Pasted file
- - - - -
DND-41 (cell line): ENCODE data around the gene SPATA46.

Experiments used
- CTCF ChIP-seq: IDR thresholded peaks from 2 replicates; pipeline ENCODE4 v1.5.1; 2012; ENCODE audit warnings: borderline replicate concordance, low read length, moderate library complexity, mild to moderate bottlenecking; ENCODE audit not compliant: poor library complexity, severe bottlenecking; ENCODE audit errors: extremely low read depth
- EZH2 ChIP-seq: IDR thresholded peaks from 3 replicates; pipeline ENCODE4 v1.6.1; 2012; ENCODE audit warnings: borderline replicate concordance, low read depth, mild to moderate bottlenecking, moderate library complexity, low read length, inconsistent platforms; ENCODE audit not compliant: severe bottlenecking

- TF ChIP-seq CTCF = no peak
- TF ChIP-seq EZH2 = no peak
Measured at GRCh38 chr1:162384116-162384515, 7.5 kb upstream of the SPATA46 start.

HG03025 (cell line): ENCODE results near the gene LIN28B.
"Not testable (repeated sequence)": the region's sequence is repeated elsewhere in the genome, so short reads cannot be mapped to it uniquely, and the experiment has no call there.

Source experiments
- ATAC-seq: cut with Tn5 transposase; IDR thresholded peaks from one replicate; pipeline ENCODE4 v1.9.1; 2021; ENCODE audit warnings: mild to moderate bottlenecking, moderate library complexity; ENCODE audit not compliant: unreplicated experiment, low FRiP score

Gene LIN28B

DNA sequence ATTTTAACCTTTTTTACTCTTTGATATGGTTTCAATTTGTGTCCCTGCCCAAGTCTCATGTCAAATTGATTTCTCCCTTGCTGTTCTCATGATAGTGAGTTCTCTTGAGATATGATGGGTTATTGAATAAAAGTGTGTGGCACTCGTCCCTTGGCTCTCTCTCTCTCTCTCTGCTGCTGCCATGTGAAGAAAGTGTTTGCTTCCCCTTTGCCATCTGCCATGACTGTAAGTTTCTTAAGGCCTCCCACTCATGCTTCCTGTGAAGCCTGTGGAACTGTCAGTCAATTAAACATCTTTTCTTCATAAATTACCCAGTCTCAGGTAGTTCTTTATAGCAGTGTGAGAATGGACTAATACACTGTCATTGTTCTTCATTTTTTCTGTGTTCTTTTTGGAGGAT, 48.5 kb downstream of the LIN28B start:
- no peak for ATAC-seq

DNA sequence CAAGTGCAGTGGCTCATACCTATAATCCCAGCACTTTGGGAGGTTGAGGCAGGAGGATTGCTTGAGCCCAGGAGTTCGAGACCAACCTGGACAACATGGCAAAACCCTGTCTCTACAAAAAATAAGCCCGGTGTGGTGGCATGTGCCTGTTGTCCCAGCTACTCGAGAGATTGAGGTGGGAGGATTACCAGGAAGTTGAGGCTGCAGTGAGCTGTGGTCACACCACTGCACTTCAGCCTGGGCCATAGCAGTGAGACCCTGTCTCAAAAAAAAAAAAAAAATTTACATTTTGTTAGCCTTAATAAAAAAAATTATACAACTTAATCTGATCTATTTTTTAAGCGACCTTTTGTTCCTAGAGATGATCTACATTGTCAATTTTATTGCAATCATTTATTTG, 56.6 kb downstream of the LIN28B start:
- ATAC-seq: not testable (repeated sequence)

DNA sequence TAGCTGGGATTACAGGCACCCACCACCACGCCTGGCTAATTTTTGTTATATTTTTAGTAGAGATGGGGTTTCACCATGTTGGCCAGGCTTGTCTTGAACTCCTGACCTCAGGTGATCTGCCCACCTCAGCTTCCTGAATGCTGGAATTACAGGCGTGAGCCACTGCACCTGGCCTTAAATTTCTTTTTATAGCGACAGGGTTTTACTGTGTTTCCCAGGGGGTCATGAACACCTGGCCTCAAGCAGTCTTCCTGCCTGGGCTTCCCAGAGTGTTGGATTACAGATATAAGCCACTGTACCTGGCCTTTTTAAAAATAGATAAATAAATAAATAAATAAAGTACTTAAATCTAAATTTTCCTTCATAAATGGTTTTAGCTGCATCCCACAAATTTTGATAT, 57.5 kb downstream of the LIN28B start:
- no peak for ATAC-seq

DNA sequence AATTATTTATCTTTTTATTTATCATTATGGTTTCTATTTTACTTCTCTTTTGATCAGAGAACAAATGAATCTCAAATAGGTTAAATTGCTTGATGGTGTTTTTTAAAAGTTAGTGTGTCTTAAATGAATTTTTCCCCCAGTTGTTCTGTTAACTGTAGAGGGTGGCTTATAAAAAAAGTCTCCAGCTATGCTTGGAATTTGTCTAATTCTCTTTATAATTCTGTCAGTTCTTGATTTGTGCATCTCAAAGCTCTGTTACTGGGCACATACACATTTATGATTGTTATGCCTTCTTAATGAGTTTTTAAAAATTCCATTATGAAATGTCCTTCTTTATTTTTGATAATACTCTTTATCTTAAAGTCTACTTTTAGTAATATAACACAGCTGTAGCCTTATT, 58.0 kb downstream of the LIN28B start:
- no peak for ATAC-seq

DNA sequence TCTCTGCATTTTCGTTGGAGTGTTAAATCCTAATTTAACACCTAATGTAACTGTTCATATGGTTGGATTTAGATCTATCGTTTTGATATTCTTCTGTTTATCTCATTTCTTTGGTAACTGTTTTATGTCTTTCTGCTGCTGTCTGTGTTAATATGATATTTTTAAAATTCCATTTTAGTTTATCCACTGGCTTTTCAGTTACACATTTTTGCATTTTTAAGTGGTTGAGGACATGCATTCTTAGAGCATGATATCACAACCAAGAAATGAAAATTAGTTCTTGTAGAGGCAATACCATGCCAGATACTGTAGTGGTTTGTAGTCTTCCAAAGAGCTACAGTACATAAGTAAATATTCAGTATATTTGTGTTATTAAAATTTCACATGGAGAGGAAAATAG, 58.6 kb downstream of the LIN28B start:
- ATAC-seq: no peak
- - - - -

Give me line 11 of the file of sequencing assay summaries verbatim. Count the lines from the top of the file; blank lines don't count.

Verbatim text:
- ATAC-seq: cut with Tn5 transposase; IDR thresholded peaks from one replicate; pipeline ENCODE4 v1.9.1; 2021; ENCODE audit warnings: mild to moderate bottlenecking, moderate library complexity; ENCODE audit not compliant: unreplicated experiment, low FRiP score